Familial erythrocytosis, provoked by metabolic disorders in the erythrocytes themselves. The functioning of hemoglobin and its affinity for oxygen depend not only on the structure of this protein, but also on a number of auxiliary factors (the presence of certain enzymes, the level of ATP). In particular, a deficiency of 2,3–diphosphoglycerate phosphatase (an enzyme that catalyzes the hydrolysis of 2,3-diphosphoglycerate, a compound that increases the affinity of hemoglobin to oxygen) or an increased level of ATP can lead to hereditary familial erythrocytosis. The main link in the development of the disease is an increase in oxygen binding by erythrocytes. In the future, pathogenesis follows the same path as in the previous group of pathologies. Most often these are autosomal recessive diseases with sufficiently pronounced symptoms and severe course.
Familial erythrocytosis caused by the primary abnormally high release of erythropoietin in the juxtaglomerular apparatus of the kidneys. The cause of the disorder may be various genetic defects that affect the sensitivity of kidney receptors to hypoxia. The most studied variant of this type of hereditary familial erythrocytosis is caused by a mutation of the VHL gene localized on the 3rd chromosome and is a suppressor of tumor growth. Its defect also leads to the development of Hippel-Lindau syndrome. Familial erythrocytosis caused by the VHL mutation has at least two phenotypic forms and is transmitted by an autosomal recessive mechanism.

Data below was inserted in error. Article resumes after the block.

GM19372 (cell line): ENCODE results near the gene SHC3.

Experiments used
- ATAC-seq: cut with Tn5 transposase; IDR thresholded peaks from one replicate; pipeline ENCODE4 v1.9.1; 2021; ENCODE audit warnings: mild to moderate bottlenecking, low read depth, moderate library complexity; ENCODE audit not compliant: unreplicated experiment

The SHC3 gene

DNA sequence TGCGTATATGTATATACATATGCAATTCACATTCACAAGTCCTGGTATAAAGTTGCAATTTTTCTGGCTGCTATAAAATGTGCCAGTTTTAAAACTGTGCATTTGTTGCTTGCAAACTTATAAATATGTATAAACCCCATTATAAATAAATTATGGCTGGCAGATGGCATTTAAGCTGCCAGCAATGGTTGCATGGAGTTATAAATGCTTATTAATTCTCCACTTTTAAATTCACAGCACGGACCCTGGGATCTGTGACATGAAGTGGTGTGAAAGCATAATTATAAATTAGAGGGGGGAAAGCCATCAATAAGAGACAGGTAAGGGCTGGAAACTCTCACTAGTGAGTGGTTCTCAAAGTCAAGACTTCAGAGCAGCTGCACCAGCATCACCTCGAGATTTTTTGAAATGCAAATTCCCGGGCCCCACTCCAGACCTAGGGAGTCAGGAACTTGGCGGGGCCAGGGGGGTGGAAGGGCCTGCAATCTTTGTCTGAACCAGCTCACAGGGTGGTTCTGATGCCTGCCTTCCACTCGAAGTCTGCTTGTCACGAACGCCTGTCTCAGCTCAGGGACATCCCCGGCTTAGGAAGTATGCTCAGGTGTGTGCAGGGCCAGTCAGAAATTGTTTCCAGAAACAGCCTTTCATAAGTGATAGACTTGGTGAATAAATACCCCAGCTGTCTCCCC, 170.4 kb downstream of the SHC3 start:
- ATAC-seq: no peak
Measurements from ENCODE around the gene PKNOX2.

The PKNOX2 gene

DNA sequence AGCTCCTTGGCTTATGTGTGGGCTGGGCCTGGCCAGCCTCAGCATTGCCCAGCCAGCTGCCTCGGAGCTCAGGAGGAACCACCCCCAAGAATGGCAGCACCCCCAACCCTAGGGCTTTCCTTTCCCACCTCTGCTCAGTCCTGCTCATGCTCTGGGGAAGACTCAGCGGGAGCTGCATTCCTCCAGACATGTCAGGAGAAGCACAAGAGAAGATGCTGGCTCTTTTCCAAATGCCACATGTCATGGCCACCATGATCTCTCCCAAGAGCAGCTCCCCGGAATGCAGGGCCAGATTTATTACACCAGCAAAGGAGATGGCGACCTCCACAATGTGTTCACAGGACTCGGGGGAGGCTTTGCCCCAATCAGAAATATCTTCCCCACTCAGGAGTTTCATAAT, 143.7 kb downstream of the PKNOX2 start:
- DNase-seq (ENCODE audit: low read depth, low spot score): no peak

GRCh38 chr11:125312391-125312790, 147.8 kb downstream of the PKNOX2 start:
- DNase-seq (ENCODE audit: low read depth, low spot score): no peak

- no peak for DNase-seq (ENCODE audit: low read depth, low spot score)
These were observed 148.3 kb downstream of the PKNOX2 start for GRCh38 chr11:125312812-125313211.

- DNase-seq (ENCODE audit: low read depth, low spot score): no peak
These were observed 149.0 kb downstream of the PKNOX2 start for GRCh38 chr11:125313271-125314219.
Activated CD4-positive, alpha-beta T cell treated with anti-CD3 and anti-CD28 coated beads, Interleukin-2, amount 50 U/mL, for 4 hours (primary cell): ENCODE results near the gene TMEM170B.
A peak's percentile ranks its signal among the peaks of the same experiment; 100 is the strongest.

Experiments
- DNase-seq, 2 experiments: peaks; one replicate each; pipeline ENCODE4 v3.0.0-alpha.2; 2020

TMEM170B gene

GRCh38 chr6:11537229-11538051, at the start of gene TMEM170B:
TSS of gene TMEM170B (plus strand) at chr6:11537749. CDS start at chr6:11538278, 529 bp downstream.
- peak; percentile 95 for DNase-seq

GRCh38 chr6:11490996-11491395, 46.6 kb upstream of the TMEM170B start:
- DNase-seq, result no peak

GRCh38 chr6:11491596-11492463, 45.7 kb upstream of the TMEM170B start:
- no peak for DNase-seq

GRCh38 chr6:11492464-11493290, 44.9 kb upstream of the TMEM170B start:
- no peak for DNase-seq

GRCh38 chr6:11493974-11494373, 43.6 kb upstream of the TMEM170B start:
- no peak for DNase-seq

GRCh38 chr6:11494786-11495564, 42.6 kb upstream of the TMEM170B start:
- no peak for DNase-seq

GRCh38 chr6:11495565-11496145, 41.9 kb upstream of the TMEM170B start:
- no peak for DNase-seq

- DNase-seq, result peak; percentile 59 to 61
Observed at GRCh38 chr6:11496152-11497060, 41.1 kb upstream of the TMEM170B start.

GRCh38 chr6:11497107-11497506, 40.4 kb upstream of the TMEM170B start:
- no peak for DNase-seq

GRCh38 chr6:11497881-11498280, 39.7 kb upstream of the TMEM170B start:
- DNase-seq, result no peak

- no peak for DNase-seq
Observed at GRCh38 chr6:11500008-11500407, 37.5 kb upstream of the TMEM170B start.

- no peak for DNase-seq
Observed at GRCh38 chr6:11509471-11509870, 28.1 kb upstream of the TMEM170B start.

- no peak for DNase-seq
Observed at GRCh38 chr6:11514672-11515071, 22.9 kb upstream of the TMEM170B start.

Manifestations of familial erythrocytosis and their severity vary widely depending on the form and cause of the disease. The types of disease caused by pathological forms of hemoglobin are usually more easily tolerated – pronounced symptoms occur more often in adolescence or adulthood, cyanosis and headaches are observed in patients, occasionally there may be interruptions in the work of the heart (especially during physical exertion). Often, these forms of hereditary familial erythrocytosis are asymptomatic and are accidentally detected when a general blood test or other medical studies are prescribed. However, some forms of abnormal hemoglobin have such a high affinity for oxygen that they lead to significant oxygen starvation of tissues and subsequent erythrocytosis.
Familial erythrocytosis type 2, caused by metabolic disorders in erythrocytes, has a brighter clinical course. As a rule, pathology is diagnosed in early childhood. Characteristic symptoms are red cyanosis of the skin, severe headaches, shortness of breath during exercise, tachycardia and heart failure. In a number of patients with such forms of hereditary familial erythrocytosis, varicose veins of the lower extremities and rectum (hemorrhoids) are determined. An enlargement of the liver and spleen (hepatosplenomegaly), a change in the shape of the distal phalanges of fingers and nails (“drumsticks”, “watch glasses”), bleeding gums and frequent nosebleeds are often detected. Numerous hemorrhages are found on the skin. Strokes and infarctions of various organs caused by thrombotic disorders can be diagnosed.